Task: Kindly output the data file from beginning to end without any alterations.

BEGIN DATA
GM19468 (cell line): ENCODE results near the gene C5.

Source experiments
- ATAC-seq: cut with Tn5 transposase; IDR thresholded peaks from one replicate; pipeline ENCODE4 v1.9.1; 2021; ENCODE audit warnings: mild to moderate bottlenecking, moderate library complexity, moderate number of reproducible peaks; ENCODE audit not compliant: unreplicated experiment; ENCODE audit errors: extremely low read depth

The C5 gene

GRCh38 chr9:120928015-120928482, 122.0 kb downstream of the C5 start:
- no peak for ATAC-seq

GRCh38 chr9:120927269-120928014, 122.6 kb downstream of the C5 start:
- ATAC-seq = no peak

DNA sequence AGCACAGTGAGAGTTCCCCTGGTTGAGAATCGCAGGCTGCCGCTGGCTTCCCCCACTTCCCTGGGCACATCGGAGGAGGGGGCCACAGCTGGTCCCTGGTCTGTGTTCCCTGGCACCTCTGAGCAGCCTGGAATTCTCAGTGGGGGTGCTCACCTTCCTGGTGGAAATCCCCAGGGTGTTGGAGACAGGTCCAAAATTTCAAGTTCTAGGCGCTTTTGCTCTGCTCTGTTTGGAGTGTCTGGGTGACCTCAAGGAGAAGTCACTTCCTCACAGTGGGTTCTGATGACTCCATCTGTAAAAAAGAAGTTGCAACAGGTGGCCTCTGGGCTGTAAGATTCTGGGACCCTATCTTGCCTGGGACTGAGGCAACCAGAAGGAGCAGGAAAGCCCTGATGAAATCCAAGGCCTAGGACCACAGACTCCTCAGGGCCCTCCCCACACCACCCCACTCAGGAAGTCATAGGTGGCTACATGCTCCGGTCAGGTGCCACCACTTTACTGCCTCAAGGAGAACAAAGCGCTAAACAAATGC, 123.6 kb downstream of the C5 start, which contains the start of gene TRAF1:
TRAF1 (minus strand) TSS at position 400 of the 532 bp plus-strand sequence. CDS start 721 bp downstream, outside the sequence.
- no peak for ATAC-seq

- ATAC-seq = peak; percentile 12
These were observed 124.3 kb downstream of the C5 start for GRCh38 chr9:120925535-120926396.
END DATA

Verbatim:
GM19468 (cell line): ENCODE results near the gene C5.

Source experiments
- ATAC-seq: cut with Tn5 transposase; IDR thresholded peaks from one replicate; pipeline ENCODE4 v1.9.1; 2021; ENCODE audit warnings: mild to moderate bottlenecking, moderate library complexity, moderate number of reproducible peaks; ENCODE audit not compliant: unreplicated experiment; ENCODE audit errors: extremely low read depth

The C5 gene

GRCh38 chr9:120928015-120928482, 122.0 kb downstream of the C5 start:
- no peak for ATAC-seq

GRCh38 chr9:120927269-120928014, 122.6 kb downstream of the C5 start:
- ATAC-seq = no peak

DNA sequence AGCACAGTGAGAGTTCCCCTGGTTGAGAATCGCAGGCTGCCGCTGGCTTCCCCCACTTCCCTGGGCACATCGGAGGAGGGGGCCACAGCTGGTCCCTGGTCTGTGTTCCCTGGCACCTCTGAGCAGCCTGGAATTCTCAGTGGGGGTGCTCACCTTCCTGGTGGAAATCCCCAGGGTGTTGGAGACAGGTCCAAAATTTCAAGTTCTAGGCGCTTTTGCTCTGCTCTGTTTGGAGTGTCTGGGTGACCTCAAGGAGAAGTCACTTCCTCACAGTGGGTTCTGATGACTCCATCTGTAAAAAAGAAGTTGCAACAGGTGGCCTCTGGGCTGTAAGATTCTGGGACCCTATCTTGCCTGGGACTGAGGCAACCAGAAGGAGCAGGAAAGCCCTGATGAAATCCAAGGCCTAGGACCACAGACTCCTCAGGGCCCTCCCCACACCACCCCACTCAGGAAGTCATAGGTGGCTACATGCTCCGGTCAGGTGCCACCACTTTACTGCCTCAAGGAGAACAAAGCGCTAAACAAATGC, 123.6 kb downstream of the C5 start, which contains the start of gene TRAF1:
TRAF1 (minus strand) TSS at position 400 of the 532 bp plus-strand sequence. CDS start 721 bp downstream, outside the sequence.
- no peak for ATAC-seq

- ATAC-seq = peak; percentile 12
These were observed 124.3 kb downstream of the C5 start for GRCh38 chr9:120925535-120926396.